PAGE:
At 13 I started working in boutiques as a Saturday Boy, I left school at 16 and then worked for a designer in Carnaby Street called Aristos. A pretty girl of the same age hired me called Candy. She then married Aristos. In the 80's I read in the news of the world she could not stand him and got a hit man to murder him!

I started travelling abroad buying and selling clothes and remodelling things. I went to college along with Andrew Ridgeley and George Michael. It was the time of the Blitz Kids, Spandau ballet, Steve Strange and Boy George etcetera. Everyone on the scene knew everyone else. Club Kids.  


I went to University at 22 then when I graduated Ray Kelvin who owns Ted Baker gave me a job as designer/ salesman for his new menswear label. 


A cloth supplier then recommended me to some other fashion people and they suggested I open ‘danielpoole’ as a supplier to the big store groups doing own label and colabs.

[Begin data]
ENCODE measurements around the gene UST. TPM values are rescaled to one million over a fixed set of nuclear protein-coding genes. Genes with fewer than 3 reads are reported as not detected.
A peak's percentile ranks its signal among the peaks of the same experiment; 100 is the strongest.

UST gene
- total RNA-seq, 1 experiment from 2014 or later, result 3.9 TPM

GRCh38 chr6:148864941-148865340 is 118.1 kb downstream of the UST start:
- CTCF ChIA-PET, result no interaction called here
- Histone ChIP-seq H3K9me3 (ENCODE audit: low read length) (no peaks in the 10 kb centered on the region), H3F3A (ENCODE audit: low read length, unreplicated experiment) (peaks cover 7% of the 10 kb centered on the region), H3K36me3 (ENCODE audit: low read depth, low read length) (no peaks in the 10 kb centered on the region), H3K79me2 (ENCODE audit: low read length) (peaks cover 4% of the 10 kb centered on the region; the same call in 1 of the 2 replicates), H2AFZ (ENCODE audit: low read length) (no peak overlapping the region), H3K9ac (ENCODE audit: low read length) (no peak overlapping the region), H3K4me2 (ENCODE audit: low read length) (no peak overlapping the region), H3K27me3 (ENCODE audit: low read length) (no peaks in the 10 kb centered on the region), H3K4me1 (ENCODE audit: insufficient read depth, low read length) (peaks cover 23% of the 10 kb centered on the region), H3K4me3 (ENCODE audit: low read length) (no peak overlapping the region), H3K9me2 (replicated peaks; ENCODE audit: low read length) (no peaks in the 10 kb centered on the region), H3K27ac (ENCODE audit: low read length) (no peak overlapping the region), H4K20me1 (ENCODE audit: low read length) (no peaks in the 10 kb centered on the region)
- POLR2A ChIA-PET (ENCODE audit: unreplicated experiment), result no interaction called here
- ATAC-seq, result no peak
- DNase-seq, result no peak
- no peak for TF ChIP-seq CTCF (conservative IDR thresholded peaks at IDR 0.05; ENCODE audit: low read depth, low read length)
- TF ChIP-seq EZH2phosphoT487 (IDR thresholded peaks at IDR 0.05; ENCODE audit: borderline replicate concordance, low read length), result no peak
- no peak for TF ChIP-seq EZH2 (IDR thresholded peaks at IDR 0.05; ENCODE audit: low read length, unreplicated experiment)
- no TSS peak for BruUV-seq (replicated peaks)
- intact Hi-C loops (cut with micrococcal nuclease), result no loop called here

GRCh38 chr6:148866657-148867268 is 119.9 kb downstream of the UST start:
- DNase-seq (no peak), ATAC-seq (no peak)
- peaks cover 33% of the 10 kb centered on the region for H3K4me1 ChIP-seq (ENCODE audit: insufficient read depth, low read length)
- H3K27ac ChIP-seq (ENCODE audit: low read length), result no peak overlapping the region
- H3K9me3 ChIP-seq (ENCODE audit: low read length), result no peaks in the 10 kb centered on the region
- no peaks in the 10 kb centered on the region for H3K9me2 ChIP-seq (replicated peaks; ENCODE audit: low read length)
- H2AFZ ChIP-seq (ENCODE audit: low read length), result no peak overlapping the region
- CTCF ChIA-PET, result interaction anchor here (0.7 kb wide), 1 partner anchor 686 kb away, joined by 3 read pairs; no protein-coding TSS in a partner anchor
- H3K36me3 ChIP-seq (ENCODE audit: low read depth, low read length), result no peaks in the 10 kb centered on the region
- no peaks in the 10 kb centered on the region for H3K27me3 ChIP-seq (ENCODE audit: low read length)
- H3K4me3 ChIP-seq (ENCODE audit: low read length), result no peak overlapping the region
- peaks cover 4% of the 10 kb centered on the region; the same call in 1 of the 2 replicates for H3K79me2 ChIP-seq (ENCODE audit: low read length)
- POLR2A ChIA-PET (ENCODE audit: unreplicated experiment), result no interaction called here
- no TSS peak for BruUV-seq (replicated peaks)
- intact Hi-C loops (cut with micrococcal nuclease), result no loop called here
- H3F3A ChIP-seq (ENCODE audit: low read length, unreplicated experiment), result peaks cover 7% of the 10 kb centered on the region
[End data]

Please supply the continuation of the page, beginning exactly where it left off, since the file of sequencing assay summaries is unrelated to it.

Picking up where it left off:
I was lucky and won a feature in a BBC tv show the Clothes Show and a Queens Award for Export.


JM:

Was it just you designing, or did you have various collaborators?


DP:

I had my own sample room and pattern cutter with two sample machinists. I would chat with them as them as to what I wanted in the morning and by the evening we had a new jacket or waistcoat.

The buyers would also come up with ideas as to what they wanted. The buyers at H&M would watch an old movie or something and say they liked the men’s duffle coat in it for example.


I would also just produce small ranges. After a year or two I opened my own shop in shops and a stand-alone shop in Nottingham. I loved the freedom of being able to make whatever I liked. I was mainly making what was then called casual tailoring. I did one collection called Yuppies on Acid. 



Towards the end of the 80's I got more interested in Sportswear and no longer wanted to make for other people at all. Along with Duffer of St George, Slam City Skates, Box Fresh, Komodo, Gio-Goi, we formed a little trade group and started showing our ranges collectively. We went to Japan, USA and Germany, drunk a lot took tons of drugs and had some great parties. The notion of streetwear did not exist then and that was the start of the UK Streetwear industry.